Seniors have a very useful and very obvious advantage that younger generations do not: life experience.
Therefore, communities highly benefit from seniors who proactively take up leadership positions in a wide variety of social and political capacities.
Two barriers might come to mind during times like this: “I’m too old, so what could I possibly provide to my community as a leader?” and “Given this year’s circumstances, I’m stuck at home. How can I be a good leader if I’m sheltering in place?”
In this article, we will provide you with some tips and starting points on how seniors can effectively engage in leadership positions despite these roadblocks:
• Refresh and gain those computer skills: These days, it’s extremely beneficial to hone in on a digital skill-set, especially if you are sheltering in place.
Much of your communication with others can be done by phone call, but having knowledge of social media, video-chat, and email can put you way ahead of the game.
If you plan on taking up a leadership position that requires you to guide a large group of people, then internet communications can speed up the process (i.e. sending out announcements for meetings, activities, and community functions).
• List out your passions: Take a step back and think about what areas of interest or causes you are highly passionate about (or would like to develop a passion for). Are there certain topics that get you stirred up for action?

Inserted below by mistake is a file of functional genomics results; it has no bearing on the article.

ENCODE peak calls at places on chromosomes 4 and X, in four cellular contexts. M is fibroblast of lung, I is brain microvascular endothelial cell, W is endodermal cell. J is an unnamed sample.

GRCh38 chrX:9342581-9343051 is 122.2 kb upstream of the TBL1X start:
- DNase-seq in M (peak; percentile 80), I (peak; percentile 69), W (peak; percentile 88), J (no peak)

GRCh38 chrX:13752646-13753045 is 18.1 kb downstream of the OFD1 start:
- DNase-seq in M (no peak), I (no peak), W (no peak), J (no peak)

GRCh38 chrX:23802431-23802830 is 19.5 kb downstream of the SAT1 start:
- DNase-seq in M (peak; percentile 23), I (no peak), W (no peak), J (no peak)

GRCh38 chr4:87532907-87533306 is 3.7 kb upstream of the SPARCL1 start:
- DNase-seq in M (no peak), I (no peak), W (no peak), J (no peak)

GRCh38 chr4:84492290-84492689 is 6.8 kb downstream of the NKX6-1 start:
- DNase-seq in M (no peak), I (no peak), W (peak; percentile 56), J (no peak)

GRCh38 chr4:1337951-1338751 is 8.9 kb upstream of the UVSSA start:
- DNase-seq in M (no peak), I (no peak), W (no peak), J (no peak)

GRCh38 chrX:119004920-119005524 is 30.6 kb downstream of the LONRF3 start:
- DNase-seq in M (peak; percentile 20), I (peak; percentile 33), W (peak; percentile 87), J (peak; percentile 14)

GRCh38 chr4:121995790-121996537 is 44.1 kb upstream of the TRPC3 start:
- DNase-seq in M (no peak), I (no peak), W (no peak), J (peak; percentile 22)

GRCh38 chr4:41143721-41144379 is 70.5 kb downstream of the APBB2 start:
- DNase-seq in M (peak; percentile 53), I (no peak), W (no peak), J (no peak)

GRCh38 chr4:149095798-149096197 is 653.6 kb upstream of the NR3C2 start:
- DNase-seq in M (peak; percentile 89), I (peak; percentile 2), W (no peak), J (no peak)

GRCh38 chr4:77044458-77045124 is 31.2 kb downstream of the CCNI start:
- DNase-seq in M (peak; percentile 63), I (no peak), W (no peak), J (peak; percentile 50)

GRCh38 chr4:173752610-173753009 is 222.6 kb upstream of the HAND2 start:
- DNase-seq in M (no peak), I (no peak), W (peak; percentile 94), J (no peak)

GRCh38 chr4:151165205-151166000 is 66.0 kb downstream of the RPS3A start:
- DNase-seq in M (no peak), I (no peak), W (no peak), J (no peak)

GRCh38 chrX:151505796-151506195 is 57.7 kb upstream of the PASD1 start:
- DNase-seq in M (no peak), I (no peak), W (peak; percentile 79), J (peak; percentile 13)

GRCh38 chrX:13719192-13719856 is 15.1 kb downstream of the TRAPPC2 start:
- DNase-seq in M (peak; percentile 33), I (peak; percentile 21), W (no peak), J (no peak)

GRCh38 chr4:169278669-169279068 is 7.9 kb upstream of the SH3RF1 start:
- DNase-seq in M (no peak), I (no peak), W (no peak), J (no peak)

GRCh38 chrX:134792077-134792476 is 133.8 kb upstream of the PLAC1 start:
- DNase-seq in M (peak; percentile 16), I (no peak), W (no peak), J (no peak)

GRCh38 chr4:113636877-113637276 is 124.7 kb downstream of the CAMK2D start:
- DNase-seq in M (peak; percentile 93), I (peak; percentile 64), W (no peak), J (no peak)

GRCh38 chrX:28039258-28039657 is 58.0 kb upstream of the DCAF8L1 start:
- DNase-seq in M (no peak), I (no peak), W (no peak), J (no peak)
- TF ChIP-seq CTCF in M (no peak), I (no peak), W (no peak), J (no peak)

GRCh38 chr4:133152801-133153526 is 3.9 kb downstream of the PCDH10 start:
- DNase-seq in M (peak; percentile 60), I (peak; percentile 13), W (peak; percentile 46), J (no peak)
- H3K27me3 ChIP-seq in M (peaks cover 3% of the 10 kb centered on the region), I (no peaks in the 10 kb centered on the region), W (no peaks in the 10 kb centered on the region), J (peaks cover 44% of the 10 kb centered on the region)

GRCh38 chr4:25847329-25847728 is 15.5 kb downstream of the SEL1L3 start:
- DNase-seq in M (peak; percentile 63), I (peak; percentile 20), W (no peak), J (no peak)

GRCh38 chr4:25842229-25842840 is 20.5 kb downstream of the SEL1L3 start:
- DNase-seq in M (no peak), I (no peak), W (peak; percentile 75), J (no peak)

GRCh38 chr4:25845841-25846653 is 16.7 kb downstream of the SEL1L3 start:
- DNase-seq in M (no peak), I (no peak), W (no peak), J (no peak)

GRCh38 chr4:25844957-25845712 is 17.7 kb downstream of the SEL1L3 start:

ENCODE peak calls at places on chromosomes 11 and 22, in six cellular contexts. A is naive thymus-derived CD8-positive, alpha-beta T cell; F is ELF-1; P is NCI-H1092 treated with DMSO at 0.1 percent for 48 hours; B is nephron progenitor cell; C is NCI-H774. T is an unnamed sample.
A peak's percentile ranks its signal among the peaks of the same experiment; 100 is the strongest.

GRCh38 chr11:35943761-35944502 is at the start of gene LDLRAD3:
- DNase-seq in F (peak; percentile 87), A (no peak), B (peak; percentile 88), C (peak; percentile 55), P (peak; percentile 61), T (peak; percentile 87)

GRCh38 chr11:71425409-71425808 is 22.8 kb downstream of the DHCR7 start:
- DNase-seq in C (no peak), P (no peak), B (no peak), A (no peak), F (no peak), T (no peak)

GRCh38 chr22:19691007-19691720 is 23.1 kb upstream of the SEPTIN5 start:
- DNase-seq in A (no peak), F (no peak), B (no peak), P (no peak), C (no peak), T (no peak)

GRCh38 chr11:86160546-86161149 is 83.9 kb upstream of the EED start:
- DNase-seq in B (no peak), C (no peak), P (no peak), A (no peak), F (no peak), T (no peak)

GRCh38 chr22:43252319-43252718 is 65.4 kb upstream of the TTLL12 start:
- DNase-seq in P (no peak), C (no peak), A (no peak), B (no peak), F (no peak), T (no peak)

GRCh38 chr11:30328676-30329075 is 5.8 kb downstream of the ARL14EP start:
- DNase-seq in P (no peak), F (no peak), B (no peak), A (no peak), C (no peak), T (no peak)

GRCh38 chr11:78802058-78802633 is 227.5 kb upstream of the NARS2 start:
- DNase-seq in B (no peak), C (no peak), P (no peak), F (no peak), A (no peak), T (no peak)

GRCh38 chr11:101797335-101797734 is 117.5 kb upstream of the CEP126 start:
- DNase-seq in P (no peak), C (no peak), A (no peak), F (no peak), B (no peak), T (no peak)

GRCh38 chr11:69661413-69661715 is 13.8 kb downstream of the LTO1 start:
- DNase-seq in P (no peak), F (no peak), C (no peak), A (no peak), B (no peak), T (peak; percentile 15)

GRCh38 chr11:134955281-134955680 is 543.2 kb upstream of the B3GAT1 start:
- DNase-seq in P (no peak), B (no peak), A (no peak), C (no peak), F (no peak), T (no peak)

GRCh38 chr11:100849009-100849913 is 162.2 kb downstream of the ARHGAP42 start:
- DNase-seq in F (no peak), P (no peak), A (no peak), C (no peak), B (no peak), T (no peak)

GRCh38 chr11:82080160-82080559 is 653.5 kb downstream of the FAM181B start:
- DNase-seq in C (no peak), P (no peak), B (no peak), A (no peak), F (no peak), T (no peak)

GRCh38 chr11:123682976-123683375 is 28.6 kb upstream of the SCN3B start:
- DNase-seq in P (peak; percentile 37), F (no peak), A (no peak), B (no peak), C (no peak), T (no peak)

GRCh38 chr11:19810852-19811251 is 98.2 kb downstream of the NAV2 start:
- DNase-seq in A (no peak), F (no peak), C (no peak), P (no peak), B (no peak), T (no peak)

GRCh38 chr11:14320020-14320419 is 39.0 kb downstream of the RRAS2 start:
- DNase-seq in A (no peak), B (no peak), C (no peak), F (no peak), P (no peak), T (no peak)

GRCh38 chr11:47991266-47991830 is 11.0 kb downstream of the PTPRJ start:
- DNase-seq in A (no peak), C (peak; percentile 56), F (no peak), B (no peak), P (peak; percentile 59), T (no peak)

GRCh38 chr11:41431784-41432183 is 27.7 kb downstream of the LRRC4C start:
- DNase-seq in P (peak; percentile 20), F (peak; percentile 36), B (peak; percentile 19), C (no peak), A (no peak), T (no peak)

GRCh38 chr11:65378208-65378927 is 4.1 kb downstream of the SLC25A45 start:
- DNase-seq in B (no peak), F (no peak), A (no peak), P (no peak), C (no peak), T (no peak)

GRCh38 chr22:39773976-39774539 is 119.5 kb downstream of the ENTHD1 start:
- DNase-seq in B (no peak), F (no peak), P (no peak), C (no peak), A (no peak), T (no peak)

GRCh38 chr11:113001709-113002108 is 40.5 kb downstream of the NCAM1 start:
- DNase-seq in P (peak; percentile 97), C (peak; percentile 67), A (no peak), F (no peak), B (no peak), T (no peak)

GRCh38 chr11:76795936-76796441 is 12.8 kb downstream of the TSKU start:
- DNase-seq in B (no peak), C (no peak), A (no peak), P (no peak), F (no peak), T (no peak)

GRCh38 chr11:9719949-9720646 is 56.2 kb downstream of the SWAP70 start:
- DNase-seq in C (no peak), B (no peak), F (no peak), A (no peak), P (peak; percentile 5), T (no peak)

This could include unresolved issues within your own community (ADA regulations for your town’s sidewalks, supporting local businesses, etc.) or issues that impact others on a wide-scale national level (i.e. abortion, human trafficking, healthcare insurance access, etc.).
• Research community functions that are in need of leadership: Make some calls, look through the classifieds, and talk to your neighbors and friends about vacant leadership positions in your community (i.e. volunteer groups like churches and rotary club, city council, etc.).
If you don’t want to go for the gusto immediately, start with committees and council groups where you can work your way up the ladder.
• Recruit some friends for campaigning if necessary: If you are seeking to fill a political position (i.e. city council, mayor, school administration, etc.), start making friends and create campaign committees.
Research how other candidates have successfully run for these positions in the past.
• Keep up your consistent commitment: Once you commit to a leadership position, keep it up. Of course, life circumstances happen such as health and family-related interruptions.
However, your community will be more receptive to you and your skills if you show a consistent commitment to them and to your job-related duties.
Aging and sheltering in place do not have to keep you from being active in your community. Sure, younger folks can take up leadership positions and probably do very well. However, do not discount what you can offer based off of what life has taught you that younger individuals have not even been exposed to yet.